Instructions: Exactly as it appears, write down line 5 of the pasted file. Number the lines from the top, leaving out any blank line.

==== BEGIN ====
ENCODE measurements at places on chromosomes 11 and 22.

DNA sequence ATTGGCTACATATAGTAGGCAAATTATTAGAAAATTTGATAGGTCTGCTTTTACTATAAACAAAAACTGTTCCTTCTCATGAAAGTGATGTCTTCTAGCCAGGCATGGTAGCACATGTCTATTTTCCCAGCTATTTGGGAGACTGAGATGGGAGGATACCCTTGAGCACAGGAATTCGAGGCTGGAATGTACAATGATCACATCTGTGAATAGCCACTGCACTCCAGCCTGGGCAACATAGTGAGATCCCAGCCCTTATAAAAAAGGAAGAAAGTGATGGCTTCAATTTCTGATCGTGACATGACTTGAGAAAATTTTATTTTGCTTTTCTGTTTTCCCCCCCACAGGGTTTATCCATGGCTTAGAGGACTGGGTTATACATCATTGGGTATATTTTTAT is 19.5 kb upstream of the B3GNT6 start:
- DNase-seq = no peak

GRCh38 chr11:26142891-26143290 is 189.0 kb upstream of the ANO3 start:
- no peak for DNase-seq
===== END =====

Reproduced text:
- no peak for DNase-seq